Saturday, October 1, 2022


The National Association of Attorneys General, known as NAAG, is under withering fire on several fronts.

The grounds for criticism are easy to find. While NAAG purports to be a nonpartisan forum for state attorneys general, it has increasingly become a “left-wing laundry” that passes off progressive initiatives as though they were bipartisan. And then there is the fact that NAAG has amassed hundreds of millions in assets from consumer protection cases brought by states. The Wall Street Journal has dubbed this “the Attorneys General Racket” — with accompanying complaints from consumer advocates who think the money is coming from victims, and questions about whether NAAG can hold these assets consistent with state law. States are starting to demand that the money be given back.

These are all existential threats to NAAG, but I recently wrote to every state treasurer in the nation because of a different problem: My grave concern is that NAAG is making it impossible for treasurers to do their jobs and fulfill their legal duties.

As a former state treasurer, I am keenly aware of the duty of treasurers to examine and accurately report the financial assets and obligations of their state. And documents that have become public this year show that financial reports filed by state treasurers are almost certainly inaccurate because NAAG has been managing, investing and lending public money with an almost total lack of transparency or accountability.

The key to all of this is that NAAG has repeatedly identified its hundreds of millions in assets as being state money that is being held at NAAG as a member service, separate from NAAG’s operating budget. That means that the money needs to be formally analyzed and recorded by treasurers who have a duty to examine and accurately report the financial assets of their states.

Yet NAAG is holding its millions off the traditional books. And a recent report to NAAG from Prime Buchholz, one of their vendors, shows that NAAG is investing this money in things far beyond what most states might allow, including investments like “international equity,” “private capital” and “flexible capital (hedge).” Moreover, NAAG seems to be holding debt obligations against state finances. Public documents indicate NAAG gives “grants” to finance public investigation and lawsuits, with states being contractually obligated to pay the money back upon the completion of a case.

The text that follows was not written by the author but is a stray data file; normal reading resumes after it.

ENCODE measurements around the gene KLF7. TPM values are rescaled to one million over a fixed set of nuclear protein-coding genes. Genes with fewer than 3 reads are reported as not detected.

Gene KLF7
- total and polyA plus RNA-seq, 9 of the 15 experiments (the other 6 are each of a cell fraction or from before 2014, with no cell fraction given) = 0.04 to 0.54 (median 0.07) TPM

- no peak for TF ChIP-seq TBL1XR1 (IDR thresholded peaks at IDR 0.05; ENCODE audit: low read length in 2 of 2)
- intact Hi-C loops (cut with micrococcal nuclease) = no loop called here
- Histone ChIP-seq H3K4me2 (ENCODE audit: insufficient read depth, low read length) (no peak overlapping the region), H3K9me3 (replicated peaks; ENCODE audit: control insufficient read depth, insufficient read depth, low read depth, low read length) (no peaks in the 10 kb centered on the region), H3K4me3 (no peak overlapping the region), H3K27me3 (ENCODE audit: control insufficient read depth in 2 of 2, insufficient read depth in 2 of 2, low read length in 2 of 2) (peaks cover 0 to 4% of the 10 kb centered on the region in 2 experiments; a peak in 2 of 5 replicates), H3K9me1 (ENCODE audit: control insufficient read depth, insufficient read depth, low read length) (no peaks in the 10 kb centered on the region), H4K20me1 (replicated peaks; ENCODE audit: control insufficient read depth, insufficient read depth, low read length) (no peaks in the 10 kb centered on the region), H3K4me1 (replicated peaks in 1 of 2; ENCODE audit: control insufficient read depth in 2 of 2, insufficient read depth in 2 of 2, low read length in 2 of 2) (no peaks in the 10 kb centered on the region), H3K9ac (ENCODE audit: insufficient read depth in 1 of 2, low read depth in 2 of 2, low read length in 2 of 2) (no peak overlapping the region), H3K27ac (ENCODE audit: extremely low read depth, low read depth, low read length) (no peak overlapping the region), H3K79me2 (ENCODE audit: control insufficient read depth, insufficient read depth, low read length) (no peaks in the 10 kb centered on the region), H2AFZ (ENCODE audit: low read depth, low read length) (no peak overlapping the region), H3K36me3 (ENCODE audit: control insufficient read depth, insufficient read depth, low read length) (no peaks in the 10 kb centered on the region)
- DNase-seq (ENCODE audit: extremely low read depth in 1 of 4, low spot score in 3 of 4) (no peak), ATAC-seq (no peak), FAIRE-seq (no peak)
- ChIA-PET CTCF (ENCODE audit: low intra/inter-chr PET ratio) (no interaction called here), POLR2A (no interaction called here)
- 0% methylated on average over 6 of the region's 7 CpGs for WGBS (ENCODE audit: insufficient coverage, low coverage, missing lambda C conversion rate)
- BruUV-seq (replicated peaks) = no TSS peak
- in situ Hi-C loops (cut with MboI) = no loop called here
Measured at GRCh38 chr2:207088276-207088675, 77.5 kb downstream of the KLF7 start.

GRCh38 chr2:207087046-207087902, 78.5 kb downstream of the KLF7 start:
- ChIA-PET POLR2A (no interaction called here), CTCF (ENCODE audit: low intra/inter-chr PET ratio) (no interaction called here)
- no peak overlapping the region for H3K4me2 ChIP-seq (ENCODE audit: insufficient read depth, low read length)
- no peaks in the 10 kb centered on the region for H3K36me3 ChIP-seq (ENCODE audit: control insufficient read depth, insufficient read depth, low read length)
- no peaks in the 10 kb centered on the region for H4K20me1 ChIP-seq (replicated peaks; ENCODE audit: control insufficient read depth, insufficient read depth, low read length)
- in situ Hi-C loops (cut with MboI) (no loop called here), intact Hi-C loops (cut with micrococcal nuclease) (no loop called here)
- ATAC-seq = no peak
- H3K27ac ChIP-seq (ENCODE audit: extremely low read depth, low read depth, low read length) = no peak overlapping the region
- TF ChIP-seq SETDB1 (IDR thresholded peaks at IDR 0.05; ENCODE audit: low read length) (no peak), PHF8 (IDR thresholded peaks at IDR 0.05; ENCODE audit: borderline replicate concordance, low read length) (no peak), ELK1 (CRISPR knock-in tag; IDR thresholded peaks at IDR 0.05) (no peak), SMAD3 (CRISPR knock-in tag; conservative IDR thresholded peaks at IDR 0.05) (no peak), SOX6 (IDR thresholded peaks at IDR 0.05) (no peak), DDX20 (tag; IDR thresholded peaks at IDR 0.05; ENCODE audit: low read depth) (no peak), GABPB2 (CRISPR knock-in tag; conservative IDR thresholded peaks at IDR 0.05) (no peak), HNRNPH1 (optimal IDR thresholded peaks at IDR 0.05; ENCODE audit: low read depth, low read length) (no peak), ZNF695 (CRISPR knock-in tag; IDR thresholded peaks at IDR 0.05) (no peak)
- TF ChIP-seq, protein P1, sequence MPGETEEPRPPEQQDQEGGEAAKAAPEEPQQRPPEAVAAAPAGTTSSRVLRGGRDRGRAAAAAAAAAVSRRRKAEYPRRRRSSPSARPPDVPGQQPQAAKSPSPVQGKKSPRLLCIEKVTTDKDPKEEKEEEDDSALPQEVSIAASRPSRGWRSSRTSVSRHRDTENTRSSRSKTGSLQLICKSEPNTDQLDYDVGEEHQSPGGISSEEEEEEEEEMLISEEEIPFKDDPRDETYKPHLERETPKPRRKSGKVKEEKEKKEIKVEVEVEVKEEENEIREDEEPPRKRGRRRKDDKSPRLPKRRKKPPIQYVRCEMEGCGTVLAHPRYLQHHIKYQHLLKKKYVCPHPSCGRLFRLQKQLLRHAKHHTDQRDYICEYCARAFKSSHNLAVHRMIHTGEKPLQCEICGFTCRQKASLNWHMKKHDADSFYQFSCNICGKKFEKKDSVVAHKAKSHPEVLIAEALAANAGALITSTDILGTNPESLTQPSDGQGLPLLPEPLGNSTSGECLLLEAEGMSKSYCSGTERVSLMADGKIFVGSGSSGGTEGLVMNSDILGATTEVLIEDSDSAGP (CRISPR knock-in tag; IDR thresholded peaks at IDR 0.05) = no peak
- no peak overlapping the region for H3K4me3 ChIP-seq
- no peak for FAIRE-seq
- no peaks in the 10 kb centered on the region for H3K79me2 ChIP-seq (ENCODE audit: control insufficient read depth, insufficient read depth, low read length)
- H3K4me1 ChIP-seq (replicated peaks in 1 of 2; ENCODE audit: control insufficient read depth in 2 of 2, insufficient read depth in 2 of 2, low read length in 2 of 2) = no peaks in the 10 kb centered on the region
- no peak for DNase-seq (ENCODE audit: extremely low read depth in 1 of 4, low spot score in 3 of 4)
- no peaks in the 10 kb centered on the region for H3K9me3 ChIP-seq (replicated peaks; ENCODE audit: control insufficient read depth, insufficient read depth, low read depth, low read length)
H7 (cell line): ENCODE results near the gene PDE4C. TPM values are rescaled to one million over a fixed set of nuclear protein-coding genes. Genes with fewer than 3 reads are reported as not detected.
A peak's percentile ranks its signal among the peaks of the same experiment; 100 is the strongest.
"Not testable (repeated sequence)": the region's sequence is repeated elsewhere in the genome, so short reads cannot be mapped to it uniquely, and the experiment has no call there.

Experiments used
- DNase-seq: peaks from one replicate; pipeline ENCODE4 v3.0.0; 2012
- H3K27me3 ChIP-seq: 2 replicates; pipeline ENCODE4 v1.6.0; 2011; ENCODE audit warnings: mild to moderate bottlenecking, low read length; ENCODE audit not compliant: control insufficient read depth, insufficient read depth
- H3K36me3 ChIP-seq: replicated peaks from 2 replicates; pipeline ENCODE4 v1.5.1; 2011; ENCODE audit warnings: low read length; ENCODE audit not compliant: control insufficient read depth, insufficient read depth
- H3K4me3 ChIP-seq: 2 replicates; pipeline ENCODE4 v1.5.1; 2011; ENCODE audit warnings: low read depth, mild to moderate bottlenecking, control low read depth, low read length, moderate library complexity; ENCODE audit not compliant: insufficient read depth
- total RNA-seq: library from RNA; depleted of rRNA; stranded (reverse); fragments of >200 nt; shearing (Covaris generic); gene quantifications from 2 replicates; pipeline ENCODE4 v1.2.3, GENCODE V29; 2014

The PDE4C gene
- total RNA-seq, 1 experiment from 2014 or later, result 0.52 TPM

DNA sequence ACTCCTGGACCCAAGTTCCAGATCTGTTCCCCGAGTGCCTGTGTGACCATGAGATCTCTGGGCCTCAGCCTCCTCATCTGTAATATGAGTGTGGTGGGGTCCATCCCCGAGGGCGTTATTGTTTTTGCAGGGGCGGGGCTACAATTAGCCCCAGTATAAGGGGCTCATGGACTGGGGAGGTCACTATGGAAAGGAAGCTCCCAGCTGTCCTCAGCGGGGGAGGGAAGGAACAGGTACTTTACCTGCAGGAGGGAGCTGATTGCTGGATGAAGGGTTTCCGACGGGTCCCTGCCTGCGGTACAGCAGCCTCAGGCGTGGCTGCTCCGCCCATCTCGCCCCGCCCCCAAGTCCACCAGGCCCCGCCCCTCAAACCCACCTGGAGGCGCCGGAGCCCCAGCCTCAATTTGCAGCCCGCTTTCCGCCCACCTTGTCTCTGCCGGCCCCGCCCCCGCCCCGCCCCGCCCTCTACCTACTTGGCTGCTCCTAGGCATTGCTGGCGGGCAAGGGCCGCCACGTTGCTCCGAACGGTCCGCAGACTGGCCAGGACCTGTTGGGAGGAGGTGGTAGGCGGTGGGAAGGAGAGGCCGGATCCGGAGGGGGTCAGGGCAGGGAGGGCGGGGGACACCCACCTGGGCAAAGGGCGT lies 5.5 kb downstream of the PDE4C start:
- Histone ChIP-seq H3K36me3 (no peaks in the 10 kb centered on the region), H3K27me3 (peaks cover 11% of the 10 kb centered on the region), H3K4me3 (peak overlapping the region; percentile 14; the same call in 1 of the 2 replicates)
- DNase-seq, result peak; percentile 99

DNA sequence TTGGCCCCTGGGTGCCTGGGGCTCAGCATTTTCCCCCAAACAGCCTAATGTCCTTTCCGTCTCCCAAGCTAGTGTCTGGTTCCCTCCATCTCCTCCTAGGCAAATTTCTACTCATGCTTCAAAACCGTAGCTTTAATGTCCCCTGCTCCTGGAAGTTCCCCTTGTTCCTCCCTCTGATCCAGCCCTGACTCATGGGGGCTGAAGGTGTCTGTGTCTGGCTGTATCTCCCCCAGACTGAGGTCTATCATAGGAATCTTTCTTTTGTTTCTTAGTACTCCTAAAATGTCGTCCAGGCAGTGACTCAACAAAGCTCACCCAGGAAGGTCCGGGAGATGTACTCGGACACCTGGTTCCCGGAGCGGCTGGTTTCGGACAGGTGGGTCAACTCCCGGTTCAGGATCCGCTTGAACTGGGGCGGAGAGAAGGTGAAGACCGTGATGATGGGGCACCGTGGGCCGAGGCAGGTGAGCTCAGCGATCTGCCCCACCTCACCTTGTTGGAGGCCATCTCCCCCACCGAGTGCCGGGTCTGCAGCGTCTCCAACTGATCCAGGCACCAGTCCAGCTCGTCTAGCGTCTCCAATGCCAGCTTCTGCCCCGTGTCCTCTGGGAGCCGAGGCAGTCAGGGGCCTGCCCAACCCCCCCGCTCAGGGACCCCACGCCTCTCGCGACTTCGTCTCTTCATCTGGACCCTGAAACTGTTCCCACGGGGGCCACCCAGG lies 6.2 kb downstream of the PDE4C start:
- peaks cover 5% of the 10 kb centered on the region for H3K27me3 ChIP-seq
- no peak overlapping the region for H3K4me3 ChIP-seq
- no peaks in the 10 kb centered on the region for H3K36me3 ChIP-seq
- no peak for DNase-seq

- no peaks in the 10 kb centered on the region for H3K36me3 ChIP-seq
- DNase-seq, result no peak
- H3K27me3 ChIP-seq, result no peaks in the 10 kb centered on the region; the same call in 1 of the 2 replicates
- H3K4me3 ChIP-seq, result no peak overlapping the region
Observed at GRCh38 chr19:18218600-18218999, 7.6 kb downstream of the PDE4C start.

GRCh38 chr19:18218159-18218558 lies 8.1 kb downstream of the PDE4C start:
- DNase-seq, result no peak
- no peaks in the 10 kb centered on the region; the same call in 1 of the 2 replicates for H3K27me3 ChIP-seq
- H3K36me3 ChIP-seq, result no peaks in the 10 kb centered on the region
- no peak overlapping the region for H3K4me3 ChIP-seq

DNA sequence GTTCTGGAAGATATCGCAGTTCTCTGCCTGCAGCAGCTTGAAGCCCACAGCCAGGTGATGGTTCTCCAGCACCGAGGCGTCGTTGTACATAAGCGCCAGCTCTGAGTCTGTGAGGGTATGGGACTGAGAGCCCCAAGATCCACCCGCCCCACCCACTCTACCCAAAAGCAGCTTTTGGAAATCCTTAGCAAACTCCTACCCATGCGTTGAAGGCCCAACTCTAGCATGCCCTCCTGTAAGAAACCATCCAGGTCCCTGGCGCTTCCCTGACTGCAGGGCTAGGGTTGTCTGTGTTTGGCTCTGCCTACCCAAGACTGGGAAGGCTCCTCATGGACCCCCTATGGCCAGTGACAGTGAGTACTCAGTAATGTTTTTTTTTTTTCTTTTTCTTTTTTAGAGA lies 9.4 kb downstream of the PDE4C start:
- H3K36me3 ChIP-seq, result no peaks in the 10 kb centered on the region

In multiple different ways, the money and operations at NAAG are putting state treasurers in a perilous position and opening the door to the mismanagement of public funds. Treasurers must act immediately to ensure that they can fulfill their duties going forward and correct previously inaccurate filings. At a minimum, this means demanding answers from NAAG about its handling of state resources and clear accounting of how much public money NAAG is holding, state by state.

We talk a lot as conservatives about separation of powers, checks and balances, and government accountability. We do not trust public officials to run things in the shadows, without oversight or disclosure. And that is why we should all be deeply concerned about what is happening at NAAG, with its hide-the-ball financial shenanigans and corner cutting.

When we rail against the unaccountable administrative state, left-leaning bureaucrats and cannons of money being blasted around by left-wing politicians without oversight or limits, we are talking about exactly what NAAG is doing with our public money right now. These types of shell games and hide-the-ball routines don’t just put treasurers and other elected officials at risk of being in violation of their duties and responsibilities; they contravene all the core principles that we hold dear. And it is high time we demand some accountability and send a message, especially with over a quarter-billion dollars on the line.

• Ken Blackwell is the former Ohio state treasurer.

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